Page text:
Why I am Taking a Gap Year, and You Could Too
By Savannah Graziano
I can count the hours I have spent in a Starbucks on one hand, and the amount of money I have spent on coffee on two; until this year. Waking up earlier than I would on a school day, throwing some snacks and my laptop in a bag, I spent my long weekends, my winter break, my spare time, dutifully driving to and from the Starbucks on Foster. Surviving on Cornick from Seafood City and the occasional holiday latte, I wrote. The amount of time I spent at that Starbucks probably should be a lesson on not saving things for the last minute, but that really did not occur to me until I sat down to write this article. College applications, much like everything else, do not write themselves, and no one knows what an admissions officer might want to see on any given day. If I could give any advice to the juniors reading this, it would be to have fun with your essays and the time you spend writing them. Find a way to enjoy what you are doing because that will help showcase the most genuine you. Of course, I am no expert, but I did survive these long days because I loved what I was doing.
It was the weirdest feeling to send in my applications, to no longer worry every day about what I am going to write or when I am going to write it. I could only wait and see. As the months passed and the decisions of my friends came out, I was happy. Their success is real, their hard work paid off, and their dreams came true. When I congratulated them, a single bad thought never crossed my mind. I love all of the senior class for what they have accomplished this application cycle, no matter where they have decided to go, and I especially love my friends.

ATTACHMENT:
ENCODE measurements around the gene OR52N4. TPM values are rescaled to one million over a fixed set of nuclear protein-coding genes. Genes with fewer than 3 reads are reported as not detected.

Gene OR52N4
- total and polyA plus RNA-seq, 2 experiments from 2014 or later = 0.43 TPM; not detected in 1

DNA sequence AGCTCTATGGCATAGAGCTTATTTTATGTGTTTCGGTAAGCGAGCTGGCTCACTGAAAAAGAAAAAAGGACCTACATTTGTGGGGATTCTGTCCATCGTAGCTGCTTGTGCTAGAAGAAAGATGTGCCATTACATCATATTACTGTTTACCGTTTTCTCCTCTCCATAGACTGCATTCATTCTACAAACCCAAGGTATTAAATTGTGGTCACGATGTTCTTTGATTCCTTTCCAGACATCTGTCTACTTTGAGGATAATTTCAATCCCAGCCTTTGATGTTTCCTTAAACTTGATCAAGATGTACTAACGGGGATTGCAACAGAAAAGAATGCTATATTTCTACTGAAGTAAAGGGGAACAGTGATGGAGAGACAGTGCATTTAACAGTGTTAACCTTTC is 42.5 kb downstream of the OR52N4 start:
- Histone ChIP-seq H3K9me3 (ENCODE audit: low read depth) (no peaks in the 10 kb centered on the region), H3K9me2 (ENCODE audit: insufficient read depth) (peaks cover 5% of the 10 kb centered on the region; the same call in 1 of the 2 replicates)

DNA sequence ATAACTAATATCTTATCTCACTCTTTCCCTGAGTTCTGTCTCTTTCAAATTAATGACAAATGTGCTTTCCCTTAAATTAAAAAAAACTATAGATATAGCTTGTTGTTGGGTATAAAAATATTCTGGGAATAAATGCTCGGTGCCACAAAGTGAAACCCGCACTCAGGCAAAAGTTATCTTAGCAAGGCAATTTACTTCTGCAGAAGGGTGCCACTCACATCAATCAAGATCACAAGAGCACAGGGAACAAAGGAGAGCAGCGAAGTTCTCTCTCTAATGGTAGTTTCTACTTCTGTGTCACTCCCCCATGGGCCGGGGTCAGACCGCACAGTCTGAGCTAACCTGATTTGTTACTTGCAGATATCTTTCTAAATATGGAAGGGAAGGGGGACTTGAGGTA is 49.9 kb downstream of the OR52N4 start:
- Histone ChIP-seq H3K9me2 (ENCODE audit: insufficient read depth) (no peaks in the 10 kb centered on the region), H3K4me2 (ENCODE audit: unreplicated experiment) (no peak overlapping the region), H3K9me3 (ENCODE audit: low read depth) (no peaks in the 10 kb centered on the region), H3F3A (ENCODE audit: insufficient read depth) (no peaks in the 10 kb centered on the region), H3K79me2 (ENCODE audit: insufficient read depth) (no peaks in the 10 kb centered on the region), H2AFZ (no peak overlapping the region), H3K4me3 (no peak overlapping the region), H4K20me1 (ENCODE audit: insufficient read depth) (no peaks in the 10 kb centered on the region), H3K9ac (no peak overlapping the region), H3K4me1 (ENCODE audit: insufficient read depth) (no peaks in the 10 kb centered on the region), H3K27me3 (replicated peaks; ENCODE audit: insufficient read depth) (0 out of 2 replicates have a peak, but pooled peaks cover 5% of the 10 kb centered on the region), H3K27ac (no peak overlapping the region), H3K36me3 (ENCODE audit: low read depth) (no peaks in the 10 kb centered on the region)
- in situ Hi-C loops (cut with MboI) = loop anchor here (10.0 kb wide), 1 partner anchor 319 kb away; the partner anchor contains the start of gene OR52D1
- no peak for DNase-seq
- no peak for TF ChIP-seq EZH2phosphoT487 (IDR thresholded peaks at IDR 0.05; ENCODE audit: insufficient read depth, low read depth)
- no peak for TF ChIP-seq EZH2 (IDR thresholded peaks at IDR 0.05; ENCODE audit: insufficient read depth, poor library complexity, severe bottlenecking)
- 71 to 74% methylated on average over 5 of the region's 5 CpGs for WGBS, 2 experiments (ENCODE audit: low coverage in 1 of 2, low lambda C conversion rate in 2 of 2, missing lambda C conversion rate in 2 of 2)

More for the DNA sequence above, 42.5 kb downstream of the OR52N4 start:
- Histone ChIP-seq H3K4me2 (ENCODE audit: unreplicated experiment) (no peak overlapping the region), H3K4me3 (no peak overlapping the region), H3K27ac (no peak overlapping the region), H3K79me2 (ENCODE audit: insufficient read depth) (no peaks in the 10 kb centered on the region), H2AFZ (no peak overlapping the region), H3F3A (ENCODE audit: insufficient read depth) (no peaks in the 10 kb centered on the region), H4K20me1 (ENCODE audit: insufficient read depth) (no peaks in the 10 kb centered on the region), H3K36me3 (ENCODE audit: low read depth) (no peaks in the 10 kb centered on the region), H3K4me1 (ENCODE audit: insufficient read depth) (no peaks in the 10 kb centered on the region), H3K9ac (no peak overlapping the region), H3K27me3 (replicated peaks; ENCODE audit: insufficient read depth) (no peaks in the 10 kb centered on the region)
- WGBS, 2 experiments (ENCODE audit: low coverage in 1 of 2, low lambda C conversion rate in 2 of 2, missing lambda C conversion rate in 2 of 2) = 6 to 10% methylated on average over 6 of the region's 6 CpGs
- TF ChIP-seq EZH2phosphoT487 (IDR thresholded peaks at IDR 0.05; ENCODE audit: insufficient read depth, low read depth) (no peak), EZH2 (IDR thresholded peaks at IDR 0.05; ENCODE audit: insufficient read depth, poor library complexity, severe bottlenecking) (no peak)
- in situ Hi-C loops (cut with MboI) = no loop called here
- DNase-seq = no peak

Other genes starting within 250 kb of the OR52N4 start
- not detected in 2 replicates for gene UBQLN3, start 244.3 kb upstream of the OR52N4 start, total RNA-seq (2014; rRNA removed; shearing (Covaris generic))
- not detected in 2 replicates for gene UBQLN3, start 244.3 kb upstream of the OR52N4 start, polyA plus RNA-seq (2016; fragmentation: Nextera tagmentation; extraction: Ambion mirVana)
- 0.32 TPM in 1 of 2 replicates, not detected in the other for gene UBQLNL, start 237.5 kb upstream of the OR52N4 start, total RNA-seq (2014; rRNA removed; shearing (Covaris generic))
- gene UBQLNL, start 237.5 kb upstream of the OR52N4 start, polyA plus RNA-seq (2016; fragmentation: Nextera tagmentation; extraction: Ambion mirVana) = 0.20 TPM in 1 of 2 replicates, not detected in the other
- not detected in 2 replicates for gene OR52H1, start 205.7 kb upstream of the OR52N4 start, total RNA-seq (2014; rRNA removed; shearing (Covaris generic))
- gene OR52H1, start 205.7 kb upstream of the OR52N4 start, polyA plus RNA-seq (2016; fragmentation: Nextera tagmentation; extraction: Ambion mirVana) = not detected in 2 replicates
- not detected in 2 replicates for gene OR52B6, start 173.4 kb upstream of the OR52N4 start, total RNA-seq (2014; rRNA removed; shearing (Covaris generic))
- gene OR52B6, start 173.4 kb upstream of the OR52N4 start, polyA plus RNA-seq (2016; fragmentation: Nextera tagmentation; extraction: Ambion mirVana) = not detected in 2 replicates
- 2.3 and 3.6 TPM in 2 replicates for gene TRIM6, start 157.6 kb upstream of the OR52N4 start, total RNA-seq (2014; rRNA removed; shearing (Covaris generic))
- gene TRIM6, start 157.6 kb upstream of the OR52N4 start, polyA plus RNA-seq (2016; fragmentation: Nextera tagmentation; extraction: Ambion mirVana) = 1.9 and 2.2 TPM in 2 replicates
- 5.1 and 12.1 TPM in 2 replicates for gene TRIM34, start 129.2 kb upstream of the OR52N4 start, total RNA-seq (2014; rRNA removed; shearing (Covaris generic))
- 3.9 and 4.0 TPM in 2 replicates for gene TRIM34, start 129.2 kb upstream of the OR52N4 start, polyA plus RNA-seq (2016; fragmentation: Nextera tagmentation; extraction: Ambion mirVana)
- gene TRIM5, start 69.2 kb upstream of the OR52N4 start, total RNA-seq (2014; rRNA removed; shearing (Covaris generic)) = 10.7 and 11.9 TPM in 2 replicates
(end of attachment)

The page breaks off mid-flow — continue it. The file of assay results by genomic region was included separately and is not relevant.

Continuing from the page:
Opening up college rejection letters soon became a thing I did in passing. As my friends counted excitedly down for the minute the application portal would update, I refreshed my screen in terror, painfully aware that each rejection letter brought me closer and closer to the inevitable. Like a toddler playing in the major leagues, I struck out at every turn. I tried not to tell anyone. I tried to hide the way my feet dragged in the hall when I could not find the energy to lift them. I tried to ignore the sadness I felt. Now, I am not afraid to admit it. I did not get in. Anywhere.
It was hard to accept at first. My friends had told me that it was impossible, and I was quick to blame the system. Maybe something got lost in the mail, maybe I turned in the wrong essays, maybe it was not my fault. But it was. Not directly, as I cannot control what an admissions officer may want to read on any given day, but there was no other explanation. I had reached too high, believed in myself too much, and it did not pay off. Looking back at the weeks I spent trying to pretend that I was not sad, I laugh. I am okay. My mother had warned me that this might happen, I knew in my heart that it was possible, I needed to move on. So I did.
Alternate college options are boundless. Of course, many of them will decimate your wallet. In the months following my rejections, I decided to pull myself together and look realistically at the options I had before me. Embarrassed to be seen looking at alternative college plans, afraid someone would learn the reason why, I did not want to ask for help. Instead, I, a true Northsider, made a color-coded spreadsheet to organize my thoughts and compare data from different opportunities. I channeled my stress, sadness and confusion into a more positive outlet, one that I hoped would reveal to me the meaning of my rejections. While collecting data, I noticed that it can be difficult and time consuming to find engaging programs within a realistic budget. I struggled to find programs that still accepted applications and scholarships that could help me. I hope that anyone in my situation asks for help from others, but, at the very least, I hope my painstaking research can be beneficial to someone else in a similar situation.